Carson Wentz Teases ‘Stud’ TE Sets for Eagles Offense

Dallas Goedert Fantasy Football Start 'Em, Sit 'Em TEs Week 17

Getty Dallas Goedert of the Philadelphia Eagles

How are those Zach Ertz contract negotiations going? Good? Because Dallas Goedert is becoming a one-man circus act.

The third-year tight end made the play of the day at Eagles training camp on Monday when he transformed his body into a human levitation device. Goedert reached into the heavens with his right hand and tipped the football down into his body. Not only did he secure the catch but he rolled over into the end zone for the score.

You could argue Carson Wentz’s throw was a tad too high — or you could say the quarterback put it the only place where Goedert could get it. Either way, it was a spectacular play sure to be replicated throughout the regular season.

Goedert, a second-round pick in 2018, is looking to improve on a 58-reception, 607-yard career year last season as his role expands in the Eagles’ new and improved quick-strike “Tecmo Bowl” attack. It’s no secret that the team loves to utilize “12 Personnel” (translation: one running back, two tight ends, three wide receivers) and create mismatches with Goedert and Ertz.

According to Michael Fabiano, the Eagles ran the most offensive plays in 2019 and 46.1-percent of them came out of two tight-end sets. It’s a not-so-shocking trend likely to increase during the 2020 campaign. Especially after hearing Wentz sound downright giddy about the potential.

“Both those two guys are studs,” Wentz told reporters on Monday. “We can do a lot of things with both of them on the field and create a lot of mismatches. If they want to put a linebacker on one of them and safety on the other, we can explore the mismatches and exploit them as well.”

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Eagles Offense Always ‘On the Same Page’

There have been rumors over the years about certain players being jealous of others, including some guys complaining to the media about not getting enough targets. Alshon Jeffery’s name immediately comes to mind and Ertz sometimes gets mentioned in those same conversations.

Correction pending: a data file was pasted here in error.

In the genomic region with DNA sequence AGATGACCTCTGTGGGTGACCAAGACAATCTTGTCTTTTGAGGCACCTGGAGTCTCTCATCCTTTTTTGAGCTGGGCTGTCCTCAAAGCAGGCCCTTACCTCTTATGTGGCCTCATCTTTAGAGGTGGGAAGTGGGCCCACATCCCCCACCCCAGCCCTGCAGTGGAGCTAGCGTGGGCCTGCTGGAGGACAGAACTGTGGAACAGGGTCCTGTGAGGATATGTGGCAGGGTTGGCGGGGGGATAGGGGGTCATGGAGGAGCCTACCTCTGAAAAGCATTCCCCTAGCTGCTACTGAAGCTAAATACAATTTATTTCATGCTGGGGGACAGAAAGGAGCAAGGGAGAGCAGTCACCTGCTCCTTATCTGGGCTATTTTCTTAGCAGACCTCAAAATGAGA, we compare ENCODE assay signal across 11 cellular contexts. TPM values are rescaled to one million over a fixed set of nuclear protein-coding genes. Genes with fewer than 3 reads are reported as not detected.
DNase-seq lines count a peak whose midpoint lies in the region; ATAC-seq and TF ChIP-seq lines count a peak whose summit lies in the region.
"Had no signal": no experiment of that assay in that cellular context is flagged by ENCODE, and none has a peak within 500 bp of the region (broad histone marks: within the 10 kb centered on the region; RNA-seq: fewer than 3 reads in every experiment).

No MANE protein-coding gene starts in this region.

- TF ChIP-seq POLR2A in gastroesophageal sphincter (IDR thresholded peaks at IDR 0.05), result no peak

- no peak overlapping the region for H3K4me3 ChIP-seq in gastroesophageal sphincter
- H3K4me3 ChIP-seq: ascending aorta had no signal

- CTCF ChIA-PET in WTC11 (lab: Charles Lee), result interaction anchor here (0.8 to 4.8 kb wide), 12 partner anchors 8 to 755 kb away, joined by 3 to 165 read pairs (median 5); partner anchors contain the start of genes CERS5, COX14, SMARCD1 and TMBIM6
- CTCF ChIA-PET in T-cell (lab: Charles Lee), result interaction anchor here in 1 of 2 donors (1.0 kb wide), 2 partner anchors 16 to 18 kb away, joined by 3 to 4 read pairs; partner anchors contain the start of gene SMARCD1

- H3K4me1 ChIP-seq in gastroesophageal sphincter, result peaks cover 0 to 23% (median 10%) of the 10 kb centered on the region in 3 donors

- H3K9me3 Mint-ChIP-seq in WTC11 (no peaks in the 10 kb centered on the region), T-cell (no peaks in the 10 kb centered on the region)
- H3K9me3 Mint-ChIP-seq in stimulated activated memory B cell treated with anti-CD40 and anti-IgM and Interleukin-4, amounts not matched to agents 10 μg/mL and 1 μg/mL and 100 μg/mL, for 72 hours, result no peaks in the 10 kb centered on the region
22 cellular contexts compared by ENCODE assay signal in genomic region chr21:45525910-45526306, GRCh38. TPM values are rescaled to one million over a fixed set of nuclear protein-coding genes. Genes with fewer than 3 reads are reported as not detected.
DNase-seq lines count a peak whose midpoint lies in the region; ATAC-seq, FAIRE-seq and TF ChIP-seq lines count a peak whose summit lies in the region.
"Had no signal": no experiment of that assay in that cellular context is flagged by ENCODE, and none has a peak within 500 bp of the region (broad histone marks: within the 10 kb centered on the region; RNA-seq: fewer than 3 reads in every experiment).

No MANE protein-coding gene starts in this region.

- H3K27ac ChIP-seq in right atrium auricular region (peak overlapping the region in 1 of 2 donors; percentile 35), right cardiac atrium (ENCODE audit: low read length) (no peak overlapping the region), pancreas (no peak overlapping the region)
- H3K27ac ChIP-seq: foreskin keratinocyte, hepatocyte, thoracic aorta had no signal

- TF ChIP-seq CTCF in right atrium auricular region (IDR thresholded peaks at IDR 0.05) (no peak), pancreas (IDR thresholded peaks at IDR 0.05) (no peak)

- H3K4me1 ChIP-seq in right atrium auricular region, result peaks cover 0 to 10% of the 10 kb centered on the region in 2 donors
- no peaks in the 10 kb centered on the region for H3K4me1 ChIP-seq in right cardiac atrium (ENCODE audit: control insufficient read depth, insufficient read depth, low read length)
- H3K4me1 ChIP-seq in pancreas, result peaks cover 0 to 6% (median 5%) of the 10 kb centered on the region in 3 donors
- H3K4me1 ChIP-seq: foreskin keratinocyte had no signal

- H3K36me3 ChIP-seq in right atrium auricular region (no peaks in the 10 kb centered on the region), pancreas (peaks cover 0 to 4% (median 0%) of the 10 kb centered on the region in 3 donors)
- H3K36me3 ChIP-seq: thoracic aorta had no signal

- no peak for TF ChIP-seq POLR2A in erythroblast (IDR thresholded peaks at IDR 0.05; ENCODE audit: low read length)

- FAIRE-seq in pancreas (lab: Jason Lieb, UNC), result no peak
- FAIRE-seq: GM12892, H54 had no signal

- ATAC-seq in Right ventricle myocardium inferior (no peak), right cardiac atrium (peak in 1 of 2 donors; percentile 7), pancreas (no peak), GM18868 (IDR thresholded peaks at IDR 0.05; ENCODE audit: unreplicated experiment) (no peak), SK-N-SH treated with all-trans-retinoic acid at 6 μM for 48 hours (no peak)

On Monday, Wentz wanted to clear up that misconception by explaining everybody just wants to win. It doesn’t matter who leads the Eagles in receptions, although Wentz and the coaching staff work hard to make sure the offensive gameplan is balanced.

“They [Ertz and Goedert] both just want to win and they both want to win so badly,” Wentz said. “If one week Dallas is getting more balls or one week Zach is getting more balls, as long as we’re winning, it doesn’t matter. We’re on the same page. I think the same thing goes for our whole offense. Spreading the ball around is part of my job. It’s part of the coach’s jobs and designing a game plan as well. We’re all on the same page.”

Of course, it wasn’t really much of an issue last year as crazy injuries and dropped passes marred the receiving corps. Wentz infamously became the first signal-caller in NFL history to throw for 4,000 yards and not have a single receiver with 500 yards. Ertz topped the team with 98 receptions for 916 yards, with Goedert right behind him (58 catches for 607 yards). The top receiver? Jeffery and his 43 balls for 490 yards.

Wentz Already Noticing More ‘Explosive’ Unit

The one thing Wentz has kept beating the drum about all offseason has been getting more explosive on offense, landing more “splash plays.” Ertz has joined him in that chorus, along with Rich Scangarello (senior offensive assistant) and Aaron Moorehead (wide receivers coach), and the team invested a ton of draft picks in adding speed and athleticism.

It’s already paying huge dividends. Yes, the Eagles have only been in pads for one practice so far but the “new kids on the block” — Jalen Reagor, John Hightower, Quez Watkins — seem to have the right stuff (sorry, bad pun).

“Without a doubt, without a doubt,” Wentz said on seeing a more explosive offense. “Obviously, we went out and got some young guys and you see the speed and you see Reagor and Hightower and Quez and their ability to stretch the defense down the field.”

The rookies are meshing well with veteran speedster DeSean Jackson, too.

“We all know what DeSean can do, saw what he did last year in his one-game healthy,” Wentz said. “So I think all those pieces will definitely make us more explosive and also open a lot of things underneath for the tight ends, for the running backs … I’m excited to see how we kind of use all those different guys but I do think they will cause more explosive plays down the field.”

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